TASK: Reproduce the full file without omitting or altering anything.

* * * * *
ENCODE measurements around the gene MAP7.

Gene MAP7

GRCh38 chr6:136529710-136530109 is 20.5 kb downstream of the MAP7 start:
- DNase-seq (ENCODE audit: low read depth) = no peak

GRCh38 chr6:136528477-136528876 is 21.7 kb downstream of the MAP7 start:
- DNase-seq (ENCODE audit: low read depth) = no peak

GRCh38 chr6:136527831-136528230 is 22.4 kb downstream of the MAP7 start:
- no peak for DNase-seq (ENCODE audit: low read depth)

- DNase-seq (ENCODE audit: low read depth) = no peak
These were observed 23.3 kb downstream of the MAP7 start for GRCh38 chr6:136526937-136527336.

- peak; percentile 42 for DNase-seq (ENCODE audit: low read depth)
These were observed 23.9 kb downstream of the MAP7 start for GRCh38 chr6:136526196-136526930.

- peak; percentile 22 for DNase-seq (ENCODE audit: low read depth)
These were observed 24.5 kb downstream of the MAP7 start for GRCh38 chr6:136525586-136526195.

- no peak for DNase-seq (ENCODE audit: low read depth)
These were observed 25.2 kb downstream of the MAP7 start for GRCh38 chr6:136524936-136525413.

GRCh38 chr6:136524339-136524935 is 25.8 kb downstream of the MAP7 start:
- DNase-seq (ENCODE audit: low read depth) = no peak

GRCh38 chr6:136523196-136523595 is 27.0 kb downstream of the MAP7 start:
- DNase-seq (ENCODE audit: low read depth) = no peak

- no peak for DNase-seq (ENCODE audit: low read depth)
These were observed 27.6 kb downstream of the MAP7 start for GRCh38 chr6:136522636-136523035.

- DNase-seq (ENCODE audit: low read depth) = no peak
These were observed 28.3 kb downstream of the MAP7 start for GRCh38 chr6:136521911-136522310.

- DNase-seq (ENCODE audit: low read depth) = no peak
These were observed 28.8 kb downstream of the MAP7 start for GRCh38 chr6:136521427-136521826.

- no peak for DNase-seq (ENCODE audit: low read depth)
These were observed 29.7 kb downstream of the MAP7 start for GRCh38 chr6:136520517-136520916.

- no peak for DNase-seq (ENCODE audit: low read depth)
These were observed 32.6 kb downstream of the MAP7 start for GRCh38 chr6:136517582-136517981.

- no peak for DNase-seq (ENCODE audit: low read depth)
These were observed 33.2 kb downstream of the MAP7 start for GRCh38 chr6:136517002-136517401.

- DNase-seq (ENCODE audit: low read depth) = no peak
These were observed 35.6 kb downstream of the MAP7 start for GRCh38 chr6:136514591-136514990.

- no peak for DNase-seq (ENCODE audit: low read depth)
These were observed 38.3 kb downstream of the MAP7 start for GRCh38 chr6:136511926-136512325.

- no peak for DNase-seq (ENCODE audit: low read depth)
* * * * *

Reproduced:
ENCODE measurements around the gene MAP7.

Gene MAP7

GRCh38 chr6:136529710-136530109 is 20.5 kb downstream of the MAP7 start:
- DNase-seq (ENCODE audit: low read depth) = no peak

GRCh38 chr6:136528477-136528876 is 21.7 kb downstream of the MAP7 start:
- DNase-seq (ENCODE audit: low read depth) = no peak

GRCh38 chr6:136527831-136528230 is 22.4 kb downstream of the MAP7 start:
- no peak for DNase-seq (ENCODE audit: low read depth)

- DNase-seq (ENCODE audit: low read depth) = no peak
These were observed 23.3 kb downstream of the MAP7 start for GRCh38 chr6:136526937-136527336.

- peak; percentile 42 for DNase-seq (ENCODE audit: low read depth)
These were observed 23.9 kb downstream of the MAP7 start for GRCh38 chr6:136526196-136526930.

- peak; percentile 22 for DNase-seq (ENCODE audit: low read depth)
These were observed 24.5 kb downstream of the MAP7 start for GRCh38 chr6:136525586-136526195.

- no peak for DNase-seq (ENCODE audit: low read depth)
These were observed 25.2 kb downstream of the MAP7 start for GRCh38 chr6:136524936-136525413.

GRCh38 chr6:136524339-136524935 is 25.8 kb downstream of the MAP7 start:
- DNase-seq (ENCODE audit: low read depth) = no peak

GRCh38 chr6:136523196-136523595 is 27.0 kb downstream of the MAP7 start:
- DNase-seq (ENCODE audit: low read depth) = no peak

- no peak for DNase-seq (ENCODE audit: low read depth)
These were observed 27.6 kb downstream of the MAP7 start for GRCh38 chr6:136522636-136523035.

- DNase-seq (ENCODE audit: low read depth) = no peak
These were observed 28.3 kb downstream of the MAP7 start for GRCh38 chr6:136521911-136522310.

- DNase-seq (ENCODE audit: low read depth) = no peak
These were observed 28.8 kb downstream of the MAP7 start for GRCh38 chr6:136521427-136521826.

- no peak for DNase-seq (ENCODE audit: low read depth)
These were observed 29.7 kb downstream of the MAP7 start for GRCh38 chr6:136520517-136520916.

- no peak for DNase-seq (ENCODE audit: low read depth)
These were observed 32.6 kb downstream of the MAP7 start for GRCh38 chr6:136517582-136517981.

- no peak for DNase-seq (ENCODE audit: low read depth)
These were observed 33.2 kb downstream of the MAP7 start for GRCh38 chr6:136517002-136517401.

- DNase-seq (ENCODE audit: low read depth) = no peak
These were observed 35.6 kb downstream of the MAP7 start for GRCh38 chr6:136514591-136514990.

- no peak for DNase-seq (ENCODE audit: low read depth)
These were observed 38.3 kb downstream of the MAP7 start for GRCh38 chr6:136511926-136512325.

- no peak for DNase-seq (ENCODE audit: low read depth)